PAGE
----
In the background, members of the Viva Espresso team gather to watch their colleague William Hernandez compete in the World Barista Championship in Melbourne. The mood at the time the photo was taken was one of excited anticipation. When William completed the brilliant routine that advanced him to the second round, it was jubilant. In the foreground, the front-page story on coffee rust in that day’s edition of La Prensa Gráfica, the country’s paper of record. The headline reads, “Rust affected 74% of Salvador’s coffee fields.” The article closed with a sobering quote from a 64-year-old coffee picker who expects, as we all do, that the impacts of coffee rust next year will be even worse than they were this year: “I don’t know what we are going to eat.”
Three years ago during the 2010 SCAA Expo, I gave this presentation on hunger in the coffeelands. At that time, the issue did not have the kind of traction in the industry it does now. Many people in the audience were still struggling to reconcile the extraordinary success of “sustainable coffees” in the marketplace with chronic seasonal hunger at origin. I knew about the lean season because I had seen it first-hand as an international development professional who had lived and worked in coffee communities in Central America on and off since 1995. But I didn’t ask people to take my word for it.
Instead I showed them fewsnet.net, a website all of them had paid for but none of them had ever visited, where this calendar marked the annual hunger season with the same kind of reliability as the annual rainy seasons.
FEWSNET, the Famine Early Warning System Network, is a project of the United States Agency for International Development (USAID) funded by your tax dollars. As the name indicates, it monitors hunger in countries that are chronically food-insecure or vulnerable to famine in order to avoid humanitarian catastrophes.
FEWSNET is one U.S. government-funded program that is playing a vital role in planning the response to the current coffee leaf rust crisis in Central America. But it is not the only one.
The coffee leaf rust crisis in Central America has gotten people talking about diversification. At the First International Coffee Rust Summit in Guatemala last month, participants advocated passionately (and persuasively) for diversification of coffee genetics and coffee farms. There is a third type of diversification that wasn’t discussed in depth but remains critical to the long-term financial viability of small-scale farms in the coffeelands: diversifying income beyond agriculture.
At the conclusions of the First International Coffee Rust Summit in Guatemala last month, the noted coffee agronomist Peter Baker confided to me that he did not think the event answered the most important question: “The Beyoncé Question.”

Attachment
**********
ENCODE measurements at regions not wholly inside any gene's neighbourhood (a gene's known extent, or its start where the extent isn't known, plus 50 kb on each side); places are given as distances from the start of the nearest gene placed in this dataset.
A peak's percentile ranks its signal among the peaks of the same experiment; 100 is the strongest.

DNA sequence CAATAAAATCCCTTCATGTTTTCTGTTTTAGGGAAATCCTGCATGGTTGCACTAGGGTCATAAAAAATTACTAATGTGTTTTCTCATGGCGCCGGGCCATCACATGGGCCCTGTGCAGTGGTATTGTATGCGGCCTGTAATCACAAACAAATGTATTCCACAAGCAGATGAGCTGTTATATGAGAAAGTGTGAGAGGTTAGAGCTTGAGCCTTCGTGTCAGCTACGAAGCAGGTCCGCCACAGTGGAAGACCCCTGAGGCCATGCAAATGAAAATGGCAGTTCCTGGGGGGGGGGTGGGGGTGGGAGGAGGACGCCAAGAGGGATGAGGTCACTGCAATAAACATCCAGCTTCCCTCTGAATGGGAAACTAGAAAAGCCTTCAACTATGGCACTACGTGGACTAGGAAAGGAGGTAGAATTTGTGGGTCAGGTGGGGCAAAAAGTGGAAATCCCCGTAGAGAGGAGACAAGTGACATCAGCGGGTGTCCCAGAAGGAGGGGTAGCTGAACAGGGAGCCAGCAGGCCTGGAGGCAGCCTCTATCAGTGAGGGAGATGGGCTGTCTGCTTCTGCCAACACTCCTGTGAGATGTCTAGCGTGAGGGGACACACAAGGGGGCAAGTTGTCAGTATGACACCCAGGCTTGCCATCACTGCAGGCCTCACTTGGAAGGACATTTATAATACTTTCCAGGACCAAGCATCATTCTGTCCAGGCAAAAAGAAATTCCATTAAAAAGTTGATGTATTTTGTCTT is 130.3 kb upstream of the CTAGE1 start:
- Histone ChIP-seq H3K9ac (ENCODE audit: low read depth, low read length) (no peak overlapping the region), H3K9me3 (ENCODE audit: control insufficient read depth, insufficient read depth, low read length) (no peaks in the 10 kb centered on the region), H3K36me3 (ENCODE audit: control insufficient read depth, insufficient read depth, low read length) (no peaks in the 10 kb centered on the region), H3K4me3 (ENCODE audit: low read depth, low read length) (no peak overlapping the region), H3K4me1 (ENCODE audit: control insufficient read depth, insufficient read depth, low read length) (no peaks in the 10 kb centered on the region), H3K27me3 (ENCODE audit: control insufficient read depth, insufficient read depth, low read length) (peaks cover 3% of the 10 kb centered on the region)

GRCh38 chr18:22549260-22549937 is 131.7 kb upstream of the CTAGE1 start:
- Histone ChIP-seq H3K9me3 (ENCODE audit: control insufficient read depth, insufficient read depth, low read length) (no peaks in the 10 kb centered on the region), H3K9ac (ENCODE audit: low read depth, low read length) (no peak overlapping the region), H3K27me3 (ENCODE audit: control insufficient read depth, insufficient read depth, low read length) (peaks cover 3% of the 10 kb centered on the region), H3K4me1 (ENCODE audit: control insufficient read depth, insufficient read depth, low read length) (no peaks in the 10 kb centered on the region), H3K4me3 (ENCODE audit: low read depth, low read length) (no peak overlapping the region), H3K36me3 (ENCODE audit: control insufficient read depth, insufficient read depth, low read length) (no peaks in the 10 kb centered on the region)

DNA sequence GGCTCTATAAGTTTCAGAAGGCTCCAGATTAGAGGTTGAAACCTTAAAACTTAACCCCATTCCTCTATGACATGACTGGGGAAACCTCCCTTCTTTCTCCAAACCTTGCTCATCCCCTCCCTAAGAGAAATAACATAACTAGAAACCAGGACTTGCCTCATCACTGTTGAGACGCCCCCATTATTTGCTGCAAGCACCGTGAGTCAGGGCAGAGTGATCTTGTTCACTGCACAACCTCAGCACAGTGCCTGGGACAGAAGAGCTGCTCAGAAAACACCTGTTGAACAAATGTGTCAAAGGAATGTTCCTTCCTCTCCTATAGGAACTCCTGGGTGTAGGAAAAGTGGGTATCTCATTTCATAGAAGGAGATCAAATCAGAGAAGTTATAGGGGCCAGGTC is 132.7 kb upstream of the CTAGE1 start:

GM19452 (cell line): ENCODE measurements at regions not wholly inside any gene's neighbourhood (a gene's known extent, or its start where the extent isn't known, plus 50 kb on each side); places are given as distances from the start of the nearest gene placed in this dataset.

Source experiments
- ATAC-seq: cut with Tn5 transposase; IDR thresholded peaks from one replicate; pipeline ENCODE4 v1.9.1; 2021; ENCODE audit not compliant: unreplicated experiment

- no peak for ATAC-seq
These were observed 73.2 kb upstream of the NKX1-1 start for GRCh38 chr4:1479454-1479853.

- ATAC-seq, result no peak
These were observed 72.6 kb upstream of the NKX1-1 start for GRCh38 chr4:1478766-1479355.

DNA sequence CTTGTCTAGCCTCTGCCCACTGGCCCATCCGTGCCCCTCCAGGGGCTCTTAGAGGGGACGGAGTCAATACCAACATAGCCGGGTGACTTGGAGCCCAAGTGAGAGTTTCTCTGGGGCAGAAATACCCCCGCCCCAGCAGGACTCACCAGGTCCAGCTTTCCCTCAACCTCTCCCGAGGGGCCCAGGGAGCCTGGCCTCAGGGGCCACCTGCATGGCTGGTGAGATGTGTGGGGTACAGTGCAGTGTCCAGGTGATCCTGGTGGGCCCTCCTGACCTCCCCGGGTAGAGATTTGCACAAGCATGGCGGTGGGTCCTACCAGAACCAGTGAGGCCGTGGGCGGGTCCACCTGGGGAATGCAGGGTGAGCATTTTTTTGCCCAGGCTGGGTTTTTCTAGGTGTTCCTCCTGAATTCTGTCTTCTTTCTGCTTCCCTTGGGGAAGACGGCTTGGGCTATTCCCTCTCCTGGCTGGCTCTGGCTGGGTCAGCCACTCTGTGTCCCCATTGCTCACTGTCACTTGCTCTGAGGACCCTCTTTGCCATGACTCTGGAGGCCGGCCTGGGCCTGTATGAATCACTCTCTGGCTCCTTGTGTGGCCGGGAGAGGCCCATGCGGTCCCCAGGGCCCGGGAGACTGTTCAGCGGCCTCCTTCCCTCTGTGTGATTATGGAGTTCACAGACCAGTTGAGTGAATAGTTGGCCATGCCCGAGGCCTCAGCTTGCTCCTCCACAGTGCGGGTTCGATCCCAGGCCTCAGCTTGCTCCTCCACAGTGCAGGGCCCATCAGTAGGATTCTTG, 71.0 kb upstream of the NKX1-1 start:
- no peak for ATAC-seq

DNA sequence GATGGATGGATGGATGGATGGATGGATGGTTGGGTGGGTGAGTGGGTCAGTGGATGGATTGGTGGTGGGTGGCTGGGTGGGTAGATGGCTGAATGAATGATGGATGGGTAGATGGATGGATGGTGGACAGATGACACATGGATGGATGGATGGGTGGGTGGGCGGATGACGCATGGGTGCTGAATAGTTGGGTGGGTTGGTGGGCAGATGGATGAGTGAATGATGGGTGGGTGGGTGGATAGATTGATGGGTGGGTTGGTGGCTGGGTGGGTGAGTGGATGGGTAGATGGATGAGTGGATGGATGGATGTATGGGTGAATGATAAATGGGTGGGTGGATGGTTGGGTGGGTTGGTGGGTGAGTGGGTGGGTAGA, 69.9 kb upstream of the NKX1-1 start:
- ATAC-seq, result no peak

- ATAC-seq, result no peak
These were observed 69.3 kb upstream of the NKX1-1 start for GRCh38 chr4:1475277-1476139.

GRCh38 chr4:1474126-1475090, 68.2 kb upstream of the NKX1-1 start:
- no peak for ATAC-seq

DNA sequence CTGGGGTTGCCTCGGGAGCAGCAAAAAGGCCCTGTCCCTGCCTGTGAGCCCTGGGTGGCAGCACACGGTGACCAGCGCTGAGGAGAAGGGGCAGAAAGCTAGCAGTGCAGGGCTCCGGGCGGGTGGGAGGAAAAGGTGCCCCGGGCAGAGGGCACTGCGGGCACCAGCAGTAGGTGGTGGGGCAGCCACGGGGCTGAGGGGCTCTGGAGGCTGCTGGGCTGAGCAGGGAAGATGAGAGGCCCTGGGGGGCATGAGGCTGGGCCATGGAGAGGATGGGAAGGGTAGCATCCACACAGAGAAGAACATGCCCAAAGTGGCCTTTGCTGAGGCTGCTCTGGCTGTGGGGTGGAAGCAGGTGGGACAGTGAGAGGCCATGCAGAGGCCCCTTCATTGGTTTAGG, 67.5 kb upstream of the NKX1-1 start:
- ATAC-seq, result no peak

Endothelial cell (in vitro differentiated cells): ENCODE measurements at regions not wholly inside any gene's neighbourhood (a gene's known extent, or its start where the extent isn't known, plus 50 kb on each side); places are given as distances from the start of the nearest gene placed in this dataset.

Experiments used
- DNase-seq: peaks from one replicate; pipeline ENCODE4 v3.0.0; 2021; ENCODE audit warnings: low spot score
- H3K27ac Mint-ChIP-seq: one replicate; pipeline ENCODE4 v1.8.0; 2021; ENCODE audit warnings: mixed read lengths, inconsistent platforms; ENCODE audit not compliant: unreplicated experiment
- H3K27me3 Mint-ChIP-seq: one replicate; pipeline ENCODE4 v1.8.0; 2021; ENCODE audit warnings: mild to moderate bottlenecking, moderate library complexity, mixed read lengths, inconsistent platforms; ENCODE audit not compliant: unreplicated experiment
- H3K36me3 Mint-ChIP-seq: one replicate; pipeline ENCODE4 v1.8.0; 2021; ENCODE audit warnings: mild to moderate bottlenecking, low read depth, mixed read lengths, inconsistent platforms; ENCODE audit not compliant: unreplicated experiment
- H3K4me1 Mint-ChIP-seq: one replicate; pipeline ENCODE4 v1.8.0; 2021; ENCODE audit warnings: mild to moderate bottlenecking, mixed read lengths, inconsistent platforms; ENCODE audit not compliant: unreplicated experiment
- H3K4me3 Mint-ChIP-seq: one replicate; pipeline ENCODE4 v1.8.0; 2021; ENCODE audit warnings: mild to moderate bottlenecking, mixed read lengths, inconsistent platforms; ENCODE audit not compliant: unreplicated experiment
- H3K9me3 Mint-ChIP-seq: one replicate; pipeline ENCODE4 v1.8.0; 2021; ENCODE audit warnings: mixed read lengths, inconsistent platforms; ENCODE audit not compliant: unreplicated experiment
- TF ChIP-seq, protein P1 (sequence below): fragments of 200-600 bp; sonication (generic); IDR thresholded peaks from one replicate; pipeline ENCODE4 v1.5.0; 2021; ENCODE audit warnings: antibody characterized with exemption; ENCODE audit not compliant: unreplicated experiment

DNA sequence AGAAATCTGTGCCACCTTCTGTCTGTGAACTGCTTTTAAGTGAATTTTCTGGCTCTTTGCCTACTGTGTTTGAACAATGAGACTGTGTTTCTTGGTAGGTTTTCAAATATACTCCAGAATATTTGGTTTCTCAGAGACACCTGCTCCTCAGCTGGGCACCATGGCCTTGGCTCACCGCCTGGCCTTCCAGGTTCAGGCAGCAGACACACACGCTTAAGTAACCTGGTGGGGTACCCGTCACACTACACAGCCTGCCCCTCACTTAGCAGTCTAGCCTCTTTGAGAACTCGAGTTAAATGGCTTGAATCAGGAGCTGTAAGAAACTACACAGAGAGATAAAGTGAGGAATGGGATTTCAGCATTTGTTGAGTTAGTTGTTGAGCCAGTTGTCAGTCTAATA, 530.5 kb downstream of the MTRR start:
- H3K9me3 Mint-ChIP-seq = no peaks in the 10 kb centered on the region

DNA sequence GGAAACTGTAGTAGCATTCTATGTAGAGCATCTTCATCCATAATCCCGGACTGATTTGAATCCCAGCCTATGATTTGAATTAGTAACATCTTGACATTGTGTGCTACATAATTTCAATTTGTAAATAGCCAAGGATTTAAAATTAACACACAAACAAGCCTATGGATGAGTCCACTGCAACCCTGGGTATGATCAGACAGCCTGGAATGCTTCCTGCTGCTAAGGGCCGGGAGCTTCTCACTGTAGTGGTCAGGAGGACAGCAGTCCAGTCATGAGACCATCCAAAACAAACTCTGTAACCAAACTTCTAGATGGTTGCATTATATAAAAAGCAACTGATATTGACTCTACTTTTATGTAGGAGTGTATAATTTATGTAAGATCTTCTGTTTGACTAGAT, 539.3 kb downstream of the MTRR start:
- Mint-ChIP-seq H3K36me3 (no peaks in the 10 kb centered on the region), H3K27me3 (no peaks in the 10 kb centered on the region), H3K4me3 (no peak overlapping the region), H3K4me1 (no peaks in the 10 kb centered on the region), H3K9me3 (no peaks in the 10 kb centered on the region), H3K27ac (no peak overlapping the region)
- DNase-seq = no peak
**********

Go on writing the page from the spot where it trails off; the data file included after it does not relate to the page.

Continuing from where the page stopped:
I was confused.
He elaborated: “It’s a line from one of her songs: ‘Who run this mother?’”
It looks like we will know the answer soon–the UN is hiring a coordinator for the coffee rust emergency response program, and it is moving fast. Candidates have just a week to submit their applications.
See the terms of reference here.
For more information regarding this opportunity, contact Miguel Gómez, Director of the Regional Unit for Sustainable Rural Development in Central America and the Dominican Republic at firstname.lastname@example.org.
The application of climate science to coffee has generated an inconvenient truth: the map of the coffeelands in Mesoamerica will be redrawn over the next 40 years, and by 2050 the specialty coffee map will likely be much smaller than it is today. Against the backdrop of the current coffee rust epidemic in Central America, farmers beleaguered by increasing threats to production and persistent market volatility may be asking themselves whether renovating their coffee fields is a good investment. Especially for farmers at lower elevations, climate science suggests that the right answer may be no. Farmers who opt out of coffee will need a road map to navigate their transition to new livelihoods strategies, and the kinds of technical support that will keep them from going hungry and degrading Central America’s fragile ecosystems in the process.
The program at the First International Coffee Rust Summit that recently concluded in Guatemala was filled with experts who addressed many different aspects of the current coffee rust emergency: the epidemiology of coffee rust, origins of this year’s outbreak, methods for controlling it, the social and economic implications for farmers and their communities, strategies for responding, innovative mechanisms to finance the response, etc.
One issue that did not get a lot of airtime: the implications of coffee rust for Central America’s fragile ecosystems.